The first big, disruptive changes to the 2.6 kernel came from the reworking
of the block I/O layer. As one might guess, the result of all this work is
a great many changes as seen by driver authors - or anybody else who works
with block I/O. The transition may be painful for some, but it's worth it:
the new block layer is easier to work with and offers much better
performance than its predecessor.
Fully covering the changes that have been made will require a whole series
of articles. So we'll start with an overview which highlights the major
changes that have been made without getting into any sort of detail.
Subsequent articles will fill in the rest.
Note that parts of the block layer remain volatile - this development is
not yet complete. We'll keep up with further changes as they happen.
So, what has changed with the block layer?
- A great deal of old cruft is gone. For example, it is no longer
necessary to work
with a whole set of global arrays within block drivers. These arrays
(blk_size, blksize_size, hardsect_size,
read_ahead, etc.) have simply vanished. The kernel still
maintains much of the same information, of course, but the management
of that information is much improved.
- As part of the cruft removal, most of the <linux/blk.h>
macros (DEVICE_NAME, DEVICE_NR, CURRENT,
INIT_REQUEST, etc.) have been removed;
<linux/blk.h> is now empty. Any block driver
which used these macros to implement its request loop will have to be
rewritten. It is still possible to implement a simple request loop
for straightforward devices where performance is not a big issue, but
the mechanisms have changed.
- The io_request_lock is gone; locking is now done on a
- Request queues have, in general, gotten more sophisticated. Quite a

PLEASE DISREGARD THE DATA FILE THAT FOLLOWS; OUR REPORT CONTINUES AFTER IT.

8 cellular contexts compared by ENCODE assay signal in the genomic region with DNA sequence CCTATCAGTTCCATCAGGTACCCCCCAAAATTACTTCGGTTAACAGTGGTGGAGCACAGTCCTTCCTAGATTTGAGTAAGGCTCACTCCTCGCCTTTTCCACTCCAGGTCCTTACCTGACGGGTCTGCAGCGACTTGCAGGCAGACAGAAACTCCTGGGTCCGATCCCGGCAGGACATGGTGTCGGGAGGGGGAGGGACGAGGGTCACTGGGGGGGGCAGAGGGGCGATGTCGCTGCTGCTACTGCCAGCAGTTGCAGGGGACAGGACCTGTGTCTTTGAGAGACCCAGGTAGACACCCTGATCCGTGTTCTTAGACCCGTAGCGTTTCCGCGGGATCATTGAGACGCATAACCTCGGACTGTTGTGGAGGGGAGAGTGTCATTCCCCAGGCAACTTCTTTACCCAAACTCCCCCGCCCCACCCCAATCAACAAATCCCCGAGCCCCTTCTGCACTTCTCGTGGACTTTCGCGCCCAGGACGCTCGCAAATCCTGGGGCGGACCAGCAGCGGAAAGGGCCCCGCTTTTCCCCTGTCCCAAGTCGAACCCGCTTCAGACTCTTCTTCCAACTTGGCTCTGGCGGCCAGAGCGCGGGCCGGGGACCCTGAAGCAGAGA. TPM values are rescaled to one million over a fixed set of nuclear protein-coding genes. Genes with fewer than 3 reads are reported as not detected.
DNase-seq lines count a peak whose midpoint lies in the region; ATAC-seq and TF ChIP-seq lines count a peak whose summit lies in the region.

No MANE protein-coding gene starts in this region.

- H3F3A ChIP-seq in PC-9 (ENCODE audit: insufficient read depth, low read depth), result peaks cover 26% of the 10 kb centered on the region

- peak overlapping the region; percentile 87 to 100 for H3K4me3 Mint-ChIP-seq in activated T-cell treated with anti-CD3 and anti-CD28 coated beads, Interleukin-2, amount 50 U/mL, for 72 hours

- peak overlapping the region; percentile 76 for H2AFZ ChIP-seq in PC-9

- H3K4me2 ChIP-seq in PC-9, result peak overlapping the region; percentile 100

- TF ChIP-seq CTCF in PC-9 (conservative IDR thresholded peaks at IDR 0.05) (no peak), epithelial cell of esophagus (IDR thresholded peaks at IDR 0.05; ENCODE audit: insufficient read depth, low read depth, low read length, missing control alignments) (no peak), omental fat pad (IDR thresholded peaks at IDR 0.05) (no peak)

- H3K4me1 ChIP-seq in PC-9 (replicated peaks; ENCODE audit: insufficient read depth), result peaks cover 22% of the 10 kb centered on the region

bit of work has been done in the area of fancy request scheduling
(though drivers don't generally need to know about that). There is
simple support for tagged command queueing, along with features like
request barriers and queue-time device command generation. Request
queues must be allocated dynamicly in 2.6.
- Buffer heads are no longer used in the block layer; they have been
replaced with the new "bio" structure. The new
representation of block I/O operations is designed for flexibility and
performance; it encourages keeping large operations intact. Simple
drivers can pretend that the bio structure does not exist,
but most performance-oriented drivers - i.e. those that want to
implement clustering and DMA - will need to be changed to work with
One of the most significant features of the
bio structure is that it represents I/O buffers directly with
page structures and offsets, not in terms of kernel virtual
addresses. By default, I/O buffers can be located in high memory, on
the assumption that computers equipped with that much memory will also
have reasonably modern I/O controllers. Support operations have been
provided for tasks like bio splitting and the creation of DMA
- Sector numbers can now be 64 bits wide, making it possible to support
very large block devices.
- The rudimentary gendisk ("generic disk") structure from 2.4
has been greatly improved in 2.6; generic disks are now used
extensively throughout the block layer. Among other things, each
generic disk has its own block_device_operations structure;
the operations are no longer directly associated with the driver. The
most significant change for block driver authors, though, may be the
fact that partition handling has been moved up into the block layer,
and drivers no longer need know anything about partitions. That is,
of course, the way things should always have been.
Subsequent articles will explore the above changes in depth; stay tuned.
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